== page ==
Researchers Shed Light on CatB Ransomware’s Evasion Techniques


The threat actors behind the CatB ransomware operation have been observed using a technique called DLL search order hijacking to evade detection and launch the payload.

CatB, also referred to as CatB99 and Baxtoy, emerged late last year and is said to be an “evolution or direct rebrand” of another ransomware strain known as Pandora based on code-level similarities.

It’s worth noting that the use of Pandora has been attributed to Bronze Starlight (aka DEV-0401 or Emperor Dragonfly), a China-based threat actor that’s known to employ short-lived ransomware families as a ruse to likely conceal its true objectives.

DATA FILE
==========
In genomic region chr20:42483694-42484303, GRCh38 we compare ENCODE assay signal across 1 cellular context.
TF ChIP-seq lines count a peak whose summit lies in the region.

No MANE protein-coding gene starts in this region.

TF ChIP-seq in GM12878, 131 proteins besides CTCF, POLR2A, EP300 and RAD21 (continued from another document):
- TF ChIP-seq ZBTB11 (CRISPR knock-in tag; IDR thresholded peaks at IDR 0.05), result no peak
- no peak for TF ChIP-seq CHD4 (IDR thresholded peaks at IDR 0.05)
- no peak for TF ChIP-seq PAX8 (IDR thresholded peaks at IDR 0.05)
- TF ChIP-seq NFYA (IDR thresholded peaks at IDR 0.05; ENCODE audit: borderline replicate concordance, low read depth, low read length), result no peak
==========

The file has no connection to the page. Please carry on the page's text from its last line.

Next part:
One of the key defining characteristics of CatB is its reliance on DLL hijacking via a legitimate service called Microsoft Distributed Transaction Coordinator (MSDTC) to extract and launch the ransomware payload.

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